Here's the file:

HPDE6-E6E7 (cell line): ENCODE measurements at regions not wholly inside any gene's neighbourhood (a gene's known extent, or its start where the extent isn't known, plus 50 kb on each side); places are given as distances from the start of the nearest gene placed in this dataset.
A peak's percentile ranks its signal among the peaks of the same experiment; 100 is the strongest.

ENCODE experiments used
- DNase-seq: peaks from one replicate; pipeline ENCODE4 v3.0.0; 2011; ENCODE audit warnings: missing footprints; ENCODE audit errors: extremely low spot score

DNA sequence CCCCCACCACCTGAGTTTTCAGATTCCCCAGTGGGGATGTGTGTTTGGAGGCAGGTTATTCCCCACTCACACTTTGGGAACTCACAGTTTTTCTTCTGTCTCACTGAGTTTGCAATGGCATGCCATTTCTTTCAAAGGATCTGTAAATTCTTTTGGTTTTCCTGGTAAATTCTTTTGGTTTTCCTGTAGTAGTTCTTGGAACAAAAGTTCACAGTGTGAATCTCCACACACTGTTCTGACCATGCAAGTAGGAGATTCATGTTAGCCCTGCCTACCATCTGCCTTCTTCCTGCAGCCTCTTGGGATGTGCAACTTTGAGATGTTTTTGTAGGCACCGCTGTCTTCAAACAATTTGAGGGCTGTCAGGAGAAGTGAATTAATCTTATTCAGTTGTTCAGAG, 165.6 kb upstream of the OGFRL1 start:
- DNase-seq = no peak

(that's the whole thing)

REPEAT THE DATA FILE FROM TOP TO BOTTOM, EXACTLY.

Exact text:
HPDE6-E6E7 (cell line): ENCODE measurements at regions not wholly inside any gene's neighbourhood (a gene's known extent, or its start where the extent isn't known, plus 50 kb on each side); places are given as distances from the start of the nearest gene placed in this dataset.
A peak's percentile ranks its signal among the peaks of the same experiment; 100 is the strongest.

ENCODE experiments used
- DNase-seq: peaks from one replicate; pipeline ENCODE4 v3.0.0; 2011; ENCODE audit warnings: missing footprints; ENCODE audit errors: extremely low spot score

DNA sequence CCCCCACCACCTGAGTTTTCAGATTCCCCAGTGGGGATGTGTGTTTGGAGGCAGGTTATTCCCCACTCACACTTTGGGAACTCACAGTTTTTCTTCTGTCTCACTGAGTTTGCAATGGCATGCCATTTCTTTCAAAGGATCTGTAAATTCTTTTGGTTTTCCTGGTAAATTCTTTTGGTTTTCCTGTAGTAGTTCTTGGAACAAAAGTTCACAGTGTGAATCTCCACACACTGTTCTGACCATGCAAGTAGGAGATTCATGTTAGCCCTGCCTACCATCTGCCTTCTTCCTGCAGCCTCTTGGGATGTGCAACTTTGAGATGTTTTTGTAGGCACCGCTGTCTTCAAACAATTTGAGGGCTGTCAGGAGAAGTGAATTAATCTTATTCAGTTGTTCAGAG, 165.6 kb upstream of the OGFRL1 start:
- DNase-seq = no peak